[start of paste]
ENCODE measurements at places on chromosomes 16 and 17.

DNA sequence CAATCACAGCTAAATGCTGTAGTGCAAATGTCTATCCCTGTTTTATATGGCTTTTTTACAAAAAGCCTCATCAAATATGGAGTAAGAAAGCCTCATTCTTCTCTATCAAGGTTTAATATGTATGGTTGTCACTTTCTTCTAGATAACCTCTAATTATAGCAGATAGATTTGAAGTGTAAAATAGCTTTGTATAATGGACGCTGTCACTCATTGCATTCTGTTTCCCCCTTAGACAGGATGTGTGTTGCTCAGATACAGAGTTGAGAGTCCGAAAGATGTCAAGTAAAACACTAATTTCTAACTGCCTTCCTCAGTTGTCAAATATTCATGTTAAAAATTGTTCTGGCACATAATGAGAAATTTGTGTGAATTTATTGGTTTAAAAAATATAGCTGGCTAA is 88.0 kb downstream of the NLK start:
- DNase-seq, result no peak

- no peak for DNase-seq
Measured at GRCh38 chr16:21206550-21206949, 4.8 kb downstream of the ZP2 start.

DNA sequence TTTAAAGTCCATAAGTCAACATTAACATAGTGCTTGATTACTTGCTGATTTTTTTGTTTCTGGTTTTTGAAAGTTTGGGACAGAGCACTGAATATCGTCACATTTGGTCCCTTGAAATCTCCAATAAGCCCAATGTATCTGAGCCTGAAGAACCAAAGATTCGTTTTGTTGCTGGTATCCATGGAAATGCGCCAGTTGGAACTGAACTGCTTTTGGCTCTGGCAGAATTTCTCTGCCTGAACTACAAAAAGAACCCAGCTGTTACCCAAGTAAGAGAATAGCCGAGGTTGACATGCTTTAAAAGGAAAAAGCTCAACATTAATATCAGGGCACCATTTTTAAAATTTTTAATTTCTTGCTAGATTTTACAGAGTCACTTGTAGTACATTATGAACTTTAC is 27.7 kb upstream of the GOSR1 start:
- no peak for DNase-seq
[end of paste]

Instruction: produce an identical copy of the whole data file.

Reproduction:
ENCODE measurements at places on chromosomes 16 and 17.

DNA sequence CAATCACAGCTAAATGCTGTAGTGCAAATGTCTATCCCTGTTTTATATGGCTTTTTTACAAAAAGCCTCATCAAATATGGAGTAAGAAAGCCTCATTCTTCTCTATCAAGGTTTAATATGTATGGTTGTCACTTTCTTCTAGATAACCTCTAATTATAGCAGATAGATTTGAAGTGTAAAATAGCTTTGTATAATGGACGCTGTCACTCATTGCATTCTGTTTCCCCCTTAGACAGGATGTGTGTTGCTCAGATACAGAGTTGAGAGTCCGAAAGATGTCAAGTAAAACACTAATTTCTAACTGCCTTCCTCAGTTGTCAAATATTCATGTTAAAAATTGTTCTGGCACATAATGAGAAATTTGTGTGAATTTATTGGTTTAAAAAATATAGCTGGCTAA is 88.0 kb downstream of the NLK start:
- DNase-seq, result no peak

- no peak for DNase-seq
Measured at GRCh38 chr16:21206550-21206949, 4.8 kb downstream of the ZP2 start.

DNA sequence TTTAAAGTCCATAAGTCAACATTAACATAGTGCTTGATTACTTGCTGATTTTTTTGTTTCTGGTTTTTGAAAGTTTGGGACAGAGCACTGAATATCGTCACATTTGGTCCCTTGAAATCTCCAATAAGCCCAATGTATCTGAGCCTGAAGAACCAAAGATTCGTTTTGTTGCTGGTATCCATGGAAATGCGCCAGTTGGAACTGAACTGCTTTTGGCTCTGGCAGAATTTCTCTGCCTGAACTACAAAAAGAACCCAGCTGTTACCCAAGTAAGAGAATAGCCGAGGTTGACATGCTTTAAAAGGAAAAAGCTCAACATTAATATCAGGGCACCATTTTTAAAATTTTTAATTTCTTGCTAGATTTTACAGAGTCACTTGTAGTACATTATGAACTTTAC is 27.7 kb upstream of the GOSR1 start:
- no peak for DNase-seq